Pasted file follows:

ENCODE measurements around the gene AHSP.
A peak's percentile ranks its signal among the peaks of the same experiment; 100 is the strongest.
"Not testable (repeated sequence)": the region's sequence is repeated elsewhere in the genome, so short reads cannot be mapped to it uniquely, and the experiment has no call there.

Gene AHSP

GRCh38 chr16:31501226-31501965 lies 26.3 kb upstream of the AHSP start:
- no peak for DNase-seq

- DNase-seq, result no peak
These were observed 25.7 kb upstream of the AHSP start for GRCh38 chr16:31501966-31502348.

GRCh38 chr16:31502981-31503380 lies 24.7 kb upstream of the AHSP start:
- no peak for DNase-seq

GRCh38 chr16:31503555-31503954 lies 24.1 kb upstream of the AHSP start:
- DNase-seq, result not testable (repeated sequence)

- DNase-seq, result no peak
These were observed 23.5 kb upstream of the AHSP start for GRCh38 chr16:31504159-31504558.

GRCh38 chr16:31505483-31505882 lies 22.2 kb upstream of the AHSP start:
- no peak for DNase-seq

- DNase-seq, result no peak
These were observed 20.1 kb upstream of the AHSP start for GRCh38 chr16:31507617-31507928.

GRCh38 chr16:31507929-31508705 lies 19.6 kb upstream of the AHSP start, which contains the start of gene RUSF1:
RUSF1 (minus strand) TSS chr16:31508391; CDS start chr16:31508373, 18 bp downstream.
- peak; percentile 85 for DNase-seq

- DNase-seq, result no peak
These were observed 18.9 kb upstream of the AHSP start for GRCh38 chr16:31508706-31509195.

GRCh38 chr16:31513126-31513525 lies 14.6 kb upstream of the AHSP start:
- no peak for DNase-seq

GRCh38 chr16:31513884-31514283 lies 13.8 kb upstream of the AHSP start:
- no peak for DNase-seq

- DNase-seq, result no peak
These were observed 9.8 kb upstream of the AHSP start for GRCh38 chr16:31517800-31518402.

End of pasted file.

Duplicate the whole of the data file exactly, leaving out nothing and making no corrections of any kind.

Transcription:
ENCODE measurements around the gene AHSP.
A peak's percentile ranks its signal among the peaks of the same experiment; 100 is the strongest.
"Not testable (repeated sequence)": the region's sequence is repeated elsewhere in the genome, so short reads cannot be mapped to it uniquely, and the experiment has no call there.

Gene AHSP

GRCh38 chr16:31501226-31501965 lies 26.3 kb upstream of the AHSP start:
- no peak for DNase-seq

- DNase-seq, result no peak
These were observed 25.7 kb upstream of the AHSP start for GRCh38 chr16:31501966-31502348.

GRCh38 chr16:31502981-31503380 lies 24.7 kb upstream of the AHSP start:
- no peak for DNase-seq

GRCh38 chr16:31503555-31503954 lies 24.1 kb upstream of the AHSP start:
- DNase-seq, result not testable (repeated sequence)

- DNase-seq, result no peak
These were observed 23.5 kb upstream of the AHSP start for GRCh38 chr16:31504159-31504558.

GRCh38 chr16:31505483-31505882 lies 22.2 kb upstream of the AHSP start:
- no peak for DNase-seq

- DNase-seq, result no peak
These were observed 20.1 kb upstream of the AHSP start for GRCh38 chr16:31507617-31507928.

GRCh38 chr16:31507929-31508705 lies 19.6 kb upstream of the AHSP start, which contains the start of gene RUSF1:
RUSF1 (minus strand) TSS chr16:31508391; CDS start chr16:31508373, 18 bp downstream.
- peak; percentile 85 for DNase-seq

- DNase-seq, result no peak
These were observed 18.9 kb upstream of the AHSP start for GRCh38 chr16:31508706-31509195.

GRCh38 chr16:31513126-31513525 lies 14.6 kb upstream of the AHSP start:
- no peak for DNase-seq

GRCh38 chr16:31513884-31514283 lies 13.8 kb upstream of the AHSP start:
- no peak for DNase-seq

- DNase-seq, result no peak
These were observed 9.8 kb upstream of the AHSP start for GRCh38 chr16:31517800-31518402.